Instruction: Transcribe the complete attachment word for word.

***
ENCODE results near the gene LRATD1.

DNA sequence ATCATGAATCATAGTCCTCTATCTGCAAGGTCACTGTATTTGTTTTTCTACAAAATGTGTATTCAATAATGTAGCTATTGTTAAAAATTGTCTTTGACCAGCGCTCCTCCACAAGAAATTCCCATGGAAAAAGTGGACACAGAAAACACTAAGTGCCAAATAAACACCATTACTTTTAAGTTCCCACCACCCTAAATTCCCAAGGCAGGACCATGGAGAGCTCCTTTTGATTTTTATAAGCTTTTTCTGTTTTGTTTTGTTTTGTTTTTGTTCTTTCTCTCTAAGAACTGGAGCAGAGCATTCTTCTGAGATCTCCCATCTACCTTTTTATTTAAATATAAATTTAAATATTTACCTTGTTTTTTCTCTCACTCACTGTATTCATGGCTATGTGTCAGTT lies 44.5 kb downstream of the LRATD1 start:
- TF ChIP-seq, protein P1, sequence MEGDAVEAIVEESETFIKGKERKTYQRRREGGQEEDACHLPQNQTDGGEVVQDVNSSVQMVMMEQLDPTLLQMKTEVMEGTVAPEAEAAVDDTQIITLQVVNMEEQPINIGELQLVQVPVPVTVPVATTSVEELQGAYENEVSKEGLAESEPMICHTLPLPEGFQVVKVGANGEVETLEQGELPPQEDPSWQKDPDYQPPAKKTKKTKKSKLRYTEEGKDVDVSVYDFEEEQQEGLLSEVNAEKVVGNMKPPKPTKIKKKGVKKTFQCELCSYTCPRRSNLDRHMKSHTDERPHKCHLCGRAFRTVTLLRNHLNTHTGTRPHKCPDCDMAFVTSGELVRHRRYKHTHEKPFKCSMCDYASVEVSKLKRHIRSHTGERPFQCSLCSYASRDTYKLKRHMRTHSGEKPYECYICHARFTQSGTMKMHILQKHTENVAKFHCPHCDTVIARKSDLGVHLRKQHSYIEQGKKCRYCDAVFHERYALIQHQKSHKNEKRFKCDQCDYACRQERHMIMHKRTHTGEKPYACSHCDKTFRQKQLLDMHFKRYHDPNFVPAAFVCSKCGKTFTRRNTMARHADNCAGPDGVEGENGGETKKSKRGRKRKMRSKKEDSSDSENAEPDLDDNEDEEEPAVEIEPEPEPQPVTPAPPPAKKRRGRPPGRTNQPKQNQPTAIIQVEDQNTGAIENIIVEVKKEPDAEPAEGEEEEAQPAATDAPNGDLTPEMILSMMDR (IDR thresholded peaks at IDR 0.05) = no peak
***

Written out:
ENCODE results near the gene LRATD1.

DNA sequence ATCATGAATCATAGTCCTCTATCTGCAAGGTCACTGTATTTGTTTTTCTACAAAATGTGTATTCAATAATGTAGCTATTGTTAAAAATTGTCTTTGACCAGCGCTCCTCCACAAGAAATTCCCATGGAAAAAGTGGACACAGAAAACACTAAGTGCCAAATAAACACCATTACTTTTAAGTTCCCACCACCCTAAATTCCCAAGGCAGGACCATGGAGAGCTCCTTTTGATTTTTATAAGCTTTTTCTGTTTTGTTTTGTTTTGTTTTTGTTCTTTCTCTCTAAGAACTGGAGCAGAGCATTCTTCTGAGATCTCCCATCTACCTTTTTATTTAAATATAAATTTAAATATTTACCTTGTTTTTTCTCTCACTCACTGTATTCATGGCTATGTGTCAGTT lies 44.5 kb downstream of the LRATD1 start:
- TF ChIP-seq, protein P1, sequence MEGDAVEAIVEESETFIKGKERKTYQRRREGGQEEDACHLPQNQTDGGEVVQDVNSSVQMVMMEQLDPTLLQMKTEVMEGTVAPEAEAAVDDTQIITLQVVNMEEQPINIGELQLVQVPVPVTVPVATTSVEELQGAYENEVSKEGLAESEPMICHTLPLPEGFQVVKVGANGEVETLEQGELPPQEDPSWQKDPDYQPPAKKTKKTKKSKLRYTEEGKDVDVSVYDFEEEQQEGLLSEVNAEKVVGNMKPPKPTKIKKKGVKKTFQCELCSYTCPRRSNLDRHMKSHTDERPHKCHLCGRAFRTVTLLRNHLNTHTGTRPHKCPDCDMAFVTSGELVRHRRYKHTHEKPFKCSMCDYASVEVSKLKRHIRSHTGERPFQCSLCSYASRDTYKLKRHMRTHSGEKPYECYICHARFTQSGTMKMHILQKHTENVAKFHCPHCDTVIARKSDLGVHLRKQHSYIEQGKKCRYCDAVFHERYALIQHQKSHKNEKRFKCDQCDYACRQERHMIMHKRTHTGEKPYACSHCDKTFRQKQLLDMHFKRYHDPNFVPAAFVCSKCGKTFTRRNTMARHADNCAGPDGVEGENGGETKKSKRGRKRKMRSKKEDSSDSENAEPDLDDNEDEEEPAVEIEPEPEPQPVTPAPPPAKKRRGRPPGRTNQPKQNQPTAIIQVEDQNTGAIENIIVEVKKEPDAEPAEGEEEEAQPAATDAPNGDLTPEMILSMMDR (IDR thresholded peaks at IDR 0.05) = no peak